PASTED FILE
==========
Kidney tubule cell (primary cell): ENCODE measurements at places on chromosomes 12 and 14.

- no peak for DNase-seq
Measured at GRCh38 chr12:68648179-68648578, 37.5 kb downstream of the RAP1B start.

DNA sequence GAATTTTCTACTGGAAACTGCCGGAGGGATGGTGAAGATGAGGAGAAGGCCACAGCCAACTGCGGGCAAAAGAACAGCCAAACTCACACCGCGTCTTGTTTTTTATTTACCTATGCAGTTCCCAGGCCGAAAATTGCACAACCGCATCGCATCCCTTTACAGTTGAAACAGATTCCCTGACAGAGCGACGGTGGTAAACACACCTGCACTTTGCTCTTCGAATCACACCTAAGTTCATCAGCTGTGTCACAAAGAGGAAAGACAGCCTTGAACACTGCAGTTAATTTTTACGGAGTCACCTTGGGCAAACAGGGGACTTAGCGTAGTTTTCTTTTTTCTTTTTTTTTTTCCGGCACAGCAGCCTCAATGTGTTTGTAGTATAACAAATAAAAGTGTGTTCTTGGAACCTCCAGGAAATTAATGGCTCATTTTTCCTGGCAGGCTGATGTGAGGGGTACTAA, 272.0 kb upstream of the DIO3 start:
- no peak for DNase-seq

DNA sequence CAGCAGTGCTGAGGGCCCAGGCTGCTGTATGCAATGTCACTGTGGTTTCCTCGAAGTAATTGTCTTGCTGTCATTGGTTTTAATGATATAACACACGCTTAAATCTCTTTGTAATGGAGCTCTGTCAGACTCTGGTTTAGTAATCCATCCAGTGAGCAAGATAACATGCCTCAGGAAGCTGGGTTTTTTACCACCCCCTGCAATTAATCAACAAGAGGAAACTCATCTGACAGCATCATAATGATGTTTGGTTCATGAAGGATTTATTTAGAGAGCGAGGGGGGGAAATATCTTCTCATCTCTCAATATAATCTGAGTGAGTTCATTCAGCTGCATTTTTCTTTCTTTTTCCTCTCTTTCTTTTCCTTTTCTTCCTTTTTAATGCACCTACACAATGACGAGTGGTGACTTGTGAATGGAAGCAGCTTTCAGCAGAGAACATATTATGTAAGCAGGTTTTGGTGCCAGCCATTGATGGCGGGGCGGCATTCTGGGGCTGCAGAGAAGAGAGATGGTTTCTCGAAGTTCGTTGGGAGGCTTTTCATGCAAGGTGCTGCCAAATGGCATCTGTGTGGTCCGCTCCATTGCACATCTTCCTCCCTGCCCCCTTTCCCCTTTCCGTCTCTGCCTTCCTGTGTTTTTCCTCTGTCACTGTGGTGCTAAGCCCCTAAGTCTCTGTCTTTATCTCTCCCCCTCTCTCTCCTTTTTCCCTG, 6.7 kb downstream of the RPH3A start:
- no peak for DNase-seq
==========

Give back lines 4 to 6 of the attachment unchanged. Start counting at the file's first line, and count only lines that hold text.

DNA sequence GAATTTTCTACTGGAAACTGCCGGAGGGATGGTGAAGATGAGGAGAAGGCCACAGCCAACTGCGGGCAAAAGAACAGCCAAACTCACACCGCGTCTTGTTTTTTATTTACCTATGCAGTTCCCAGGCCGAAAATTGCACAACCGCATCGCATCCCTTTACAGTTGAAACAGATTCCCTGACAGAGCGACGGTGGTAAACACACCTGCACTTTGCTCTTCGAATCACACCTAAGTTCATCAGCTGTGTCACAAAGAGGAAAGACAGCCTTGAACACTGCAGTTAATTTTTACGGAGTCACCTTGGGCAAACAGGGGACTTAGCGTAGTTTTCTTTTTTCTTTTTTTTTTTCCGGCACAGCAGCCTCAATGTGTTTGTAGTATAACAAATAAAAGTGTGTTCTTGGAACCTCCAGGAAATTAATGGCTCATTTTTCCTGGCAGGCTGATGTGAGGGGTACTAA, 272.0 kb upstream of the DIO3 start:
- no peak for DNase-seq

DNA sequence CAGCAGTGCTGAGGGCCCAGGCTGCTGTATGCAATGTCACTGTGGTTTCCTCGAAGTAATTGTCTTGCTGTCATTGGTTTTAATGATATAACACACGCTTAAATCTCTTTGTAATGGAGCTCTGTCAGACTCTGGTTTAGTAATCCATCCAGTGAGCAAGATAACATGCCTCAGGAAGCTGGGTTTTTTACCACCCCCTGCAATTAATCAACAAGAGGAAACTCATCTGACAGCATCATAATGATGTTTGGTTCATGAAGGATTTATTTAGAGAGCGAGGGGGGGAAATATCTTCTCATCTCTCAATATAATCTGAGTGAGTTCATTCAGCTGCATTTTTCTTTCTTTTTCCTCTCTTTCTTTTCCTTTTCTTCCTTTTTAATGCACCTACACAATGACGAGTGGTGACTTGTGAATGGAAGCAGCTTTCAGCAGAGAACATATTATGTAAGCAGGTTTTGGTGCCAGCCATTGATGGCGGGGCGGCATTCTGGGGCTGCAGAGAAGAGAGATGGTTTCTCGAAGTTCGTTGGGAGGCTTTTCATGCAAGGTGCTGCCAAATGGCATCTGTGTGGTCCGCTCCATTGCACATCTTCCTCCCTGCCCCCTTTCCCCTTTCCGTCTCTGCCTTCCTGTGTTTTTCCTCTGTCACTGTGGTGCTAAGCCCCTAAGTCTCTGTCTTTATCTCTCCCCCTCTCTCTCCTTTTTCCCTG, 6.7 kb downstream of the RPH3A start: